The Kingdom of Eswatini has surpassed the target set by the World Health Organisation (WHO) for deworming coverage and obtained 85% during the third round of the Mass Medicine Administration (MMA) campaign. The annual campaign was conducted from 11 to 27 June 2018.
In order to eliminate Schistosomiasis and Soil Transmitted Helminthiasis as public health problems, WHO encourages countries to reach at least 75% of eligible school aged children with lifesaving medicines. About 310 000 children from 916 public and private schools were targeted for the third round of the MMA known as the deworming campaign. By the end of the campaign, about 263 882 (85%) children from 845 (92%) of the targeted schools swallowed the medicines. This showed a 13% increase from the 72% national average recorded in 2016. A total of 57 520 of the children were from the Hhohho region, 71 868 from Manzini, 68 582 from Lubombo and 65 912 from Shiselweni region.
There has been a gradual increase in coverage since the relaunching of the MMA in 2016.This shows that communities are accepting the campaign. This might be due to intensified community engagement and social mobilisation by the ministries of Health and Education and Training. Of note is that there has been poor uptake of the campaign by private school, but this year the campaign received positive response even among private schools, a move which was commended by the ministry.
During the campaign, the deworming 48 teams made up of final year nursing students and school health nurses with assistance from class teachers observed the children to ensure that they swallowed the medicines. The teams also stayed at the schools for at least an hour after administering the medicines observing the children for any immediate side effects and adverse events. A total of 486 (0.2%) children reported experiencing minor side effects during the campaign.
This intervention was not only received well by the learners but teachers also took an interest and about 6 927 teachers were dewormed, which is approximately 50% of all teachers in the country. The high deworming rate by the teachers encouraged the learners to take the medicines.
School based MMA is very important as it reduces the number of heavily worm infected children, decreases anaemia and improves nutritional status of children. It also increases optimal growth among children, improves cognitive, mental and physical development and ultimately results in improved school attendance and positive educational outcomes. The adult population is encouraged to visit their nearest health facilities to deworm at least once a year.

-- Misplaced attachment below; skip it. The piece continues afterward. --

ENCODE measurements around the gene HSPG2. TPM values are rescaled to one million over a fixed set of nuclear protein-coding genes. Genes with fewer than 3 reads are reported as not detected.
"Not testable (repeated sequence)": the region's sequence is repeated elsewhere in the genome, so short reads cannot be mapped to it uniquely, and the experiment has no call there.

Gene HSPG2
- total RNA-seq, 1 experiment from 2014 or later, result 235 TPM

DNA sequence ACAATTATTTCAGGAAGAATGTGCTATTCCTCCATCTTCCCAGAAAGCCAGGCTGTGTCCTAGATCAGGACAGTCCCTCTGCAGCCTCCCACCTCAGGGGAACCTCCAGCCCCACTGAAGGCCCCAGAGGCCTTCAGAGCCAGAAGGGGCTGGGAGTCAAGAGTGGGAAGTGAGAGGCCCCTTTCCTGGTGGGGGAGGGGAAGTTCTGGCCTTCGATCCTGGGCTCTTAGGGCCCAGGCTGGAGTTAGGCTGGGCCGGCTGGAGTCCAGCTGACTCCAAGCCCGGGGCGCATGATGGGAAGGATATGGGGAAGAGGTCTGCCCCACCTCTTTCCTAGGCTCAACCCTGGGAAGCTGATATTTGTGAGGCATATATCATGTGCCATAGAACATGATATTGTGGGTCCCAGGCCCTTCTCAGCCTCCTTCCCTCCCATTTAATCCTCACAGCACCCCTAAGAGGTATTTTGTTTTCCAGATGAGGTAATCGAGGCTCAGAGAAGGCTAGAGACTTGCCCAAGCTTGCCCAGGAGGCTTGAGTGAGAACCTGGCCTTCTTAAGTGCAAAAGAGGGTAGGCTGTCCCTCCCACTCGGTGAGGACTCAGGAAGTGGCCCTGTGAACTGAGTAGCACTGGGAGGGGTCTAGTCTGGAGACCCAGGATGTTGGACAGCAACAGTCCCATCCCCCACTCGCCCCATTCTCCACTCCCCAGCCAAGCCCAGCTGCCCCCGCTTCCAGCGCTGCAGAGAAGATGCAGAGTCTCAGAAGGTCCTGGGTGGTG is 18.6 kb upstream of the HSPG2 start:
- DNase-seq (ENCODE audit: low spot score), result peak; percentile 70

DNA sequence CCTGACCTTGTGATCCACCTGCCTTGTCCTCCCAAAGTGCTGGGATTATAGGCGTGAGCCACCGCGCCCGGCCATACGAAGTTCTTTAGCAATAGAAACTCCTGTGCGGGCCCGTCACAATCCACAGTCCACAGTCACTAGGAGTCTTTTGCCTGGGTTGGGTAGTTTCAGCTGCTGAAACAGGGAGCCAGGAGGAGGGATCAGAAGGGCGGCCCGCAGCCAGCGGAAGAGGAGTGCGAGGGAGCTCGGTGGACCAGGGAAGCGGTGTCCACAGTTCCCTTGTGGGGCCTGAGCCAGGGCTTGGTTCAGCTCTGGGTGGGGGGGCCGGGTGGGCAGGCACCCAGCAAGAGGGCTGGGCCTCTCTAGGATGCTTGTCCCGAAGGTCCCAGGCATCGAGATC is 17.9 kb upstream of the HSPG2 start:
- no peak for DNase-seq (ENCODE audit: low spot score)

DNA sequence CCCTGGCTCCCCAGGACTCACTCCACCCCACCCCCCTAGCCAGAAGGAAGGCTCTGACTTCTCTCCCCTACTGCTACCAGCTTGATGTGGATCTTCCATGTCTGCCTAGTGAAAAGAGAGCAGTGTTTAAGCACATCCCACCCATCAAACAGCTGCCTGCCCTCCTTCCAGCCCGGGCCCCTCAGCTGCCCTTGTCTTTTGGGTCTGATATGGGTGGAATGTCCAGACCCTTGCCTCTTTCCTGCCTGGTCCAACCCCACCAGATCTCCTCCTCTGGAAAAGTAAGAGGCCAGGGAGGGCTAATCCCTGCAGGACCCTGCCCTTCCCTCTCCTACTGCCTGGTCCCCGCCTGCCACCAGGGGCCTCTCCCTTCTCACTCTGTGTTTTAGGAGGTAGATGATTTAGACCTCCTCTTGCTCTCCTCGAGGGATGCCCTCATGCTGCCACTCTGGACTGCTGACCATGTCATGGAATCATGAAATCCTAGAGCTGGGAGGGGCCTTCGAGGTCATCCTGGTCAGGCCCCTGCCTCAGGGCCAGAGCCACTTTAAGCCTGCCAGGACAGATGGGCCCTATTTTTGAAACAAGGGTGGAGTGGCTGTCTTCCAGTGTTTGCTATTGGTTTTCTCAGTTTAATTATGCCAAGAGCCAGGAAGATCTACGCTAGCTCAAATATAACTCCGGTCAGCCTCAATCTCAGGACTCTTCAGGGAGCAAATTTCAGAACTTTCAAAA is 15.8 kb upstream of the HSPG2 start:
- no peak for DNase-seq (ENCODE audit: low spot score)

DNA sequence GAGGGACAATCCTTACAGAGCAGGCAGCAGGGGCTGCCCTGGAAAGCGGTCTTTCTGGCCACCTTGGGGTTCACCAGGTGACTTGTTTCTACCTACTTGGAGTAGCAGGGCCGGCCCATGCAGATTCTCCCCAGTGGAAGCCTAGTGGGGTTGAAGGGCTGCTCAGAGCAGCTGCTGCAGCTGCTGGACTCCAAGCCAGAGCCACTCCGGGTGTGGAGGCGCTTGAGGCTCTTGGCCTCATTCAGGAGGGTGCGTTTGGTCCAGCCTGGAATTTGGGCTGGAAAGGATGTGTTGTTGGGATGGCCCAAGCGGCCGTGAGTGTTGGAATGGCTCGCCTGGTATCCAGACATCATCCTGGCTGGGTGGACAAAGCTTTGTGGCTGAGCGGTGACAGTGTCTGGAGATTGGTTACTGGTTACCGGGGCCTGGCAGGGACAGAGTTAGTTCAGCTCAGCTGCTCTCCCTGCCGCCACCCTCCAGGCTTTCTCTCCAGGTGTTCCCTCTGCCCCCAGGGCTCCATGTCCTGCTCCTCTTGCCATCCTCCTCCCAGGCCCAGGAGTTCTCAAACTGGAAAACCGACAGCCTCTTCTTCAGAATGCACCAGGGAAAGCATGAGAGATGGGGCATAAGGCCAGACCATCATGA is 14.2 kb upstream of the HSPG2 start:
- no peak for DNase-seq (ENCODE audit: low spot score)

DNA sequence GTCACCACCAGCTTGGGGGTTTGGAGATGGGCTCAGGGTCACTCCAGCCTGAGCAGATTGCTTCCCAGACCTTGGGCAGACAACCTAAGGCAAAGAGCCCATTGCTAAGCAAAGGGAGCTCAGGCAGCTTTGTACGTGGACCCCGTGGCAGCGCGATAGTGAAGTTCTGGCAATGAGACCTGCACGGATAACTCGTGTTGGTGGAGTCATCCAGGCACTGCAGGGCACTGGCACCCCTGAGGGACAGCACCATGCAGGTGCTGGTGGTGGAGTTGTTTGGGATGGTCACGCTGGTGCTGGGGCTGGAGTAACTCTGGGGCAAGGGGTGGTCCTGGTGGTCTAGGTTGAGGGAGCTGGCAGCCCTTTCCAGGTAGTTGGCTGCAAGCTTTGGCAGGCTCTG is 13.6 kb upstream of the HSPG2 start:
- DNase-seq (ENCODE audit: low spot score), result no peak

“These deworming tablets will work more effectively if the environment is kept safe by improving use of sanitation, safe water and hygiene all the time as well as washing of all fruits and vegetables prior to consumption and avoiding eating uninspected meat as we move towards the elimination of NTDs in the Kingdom of Eswatini by the year 2020,” Epidemiologist in the Ministry of Health, Mr Vusi Lokoftwako emphasised.
The 2018 deworming exercise was officially launched by the Minister of Health Honorable Sibongile Ndlela-Simelane and WHO Country Representative Dr Tigest Ketsela Mengestu at Ejubukweni High School just outside the capital city Mbabane. This exercise was supported by the Deputy Prime Minister’s office, Ministries of Health, Education and Training and Tinkundla Administration and Development as well as Non-governmental Organizations and community leaders.
The Ministry of Health commended the support from both print and electronic media, as well as radio producers who advocated for the campaign during their routine weekly programmes. The ministry also thanked its partners for providing transport to carry out the deworming exercise. Further, the Ministry applauded the continued support from parents/guardians for allowing their children to be dewormed, as well as the schools’ principals and teachers for making the campaign a success.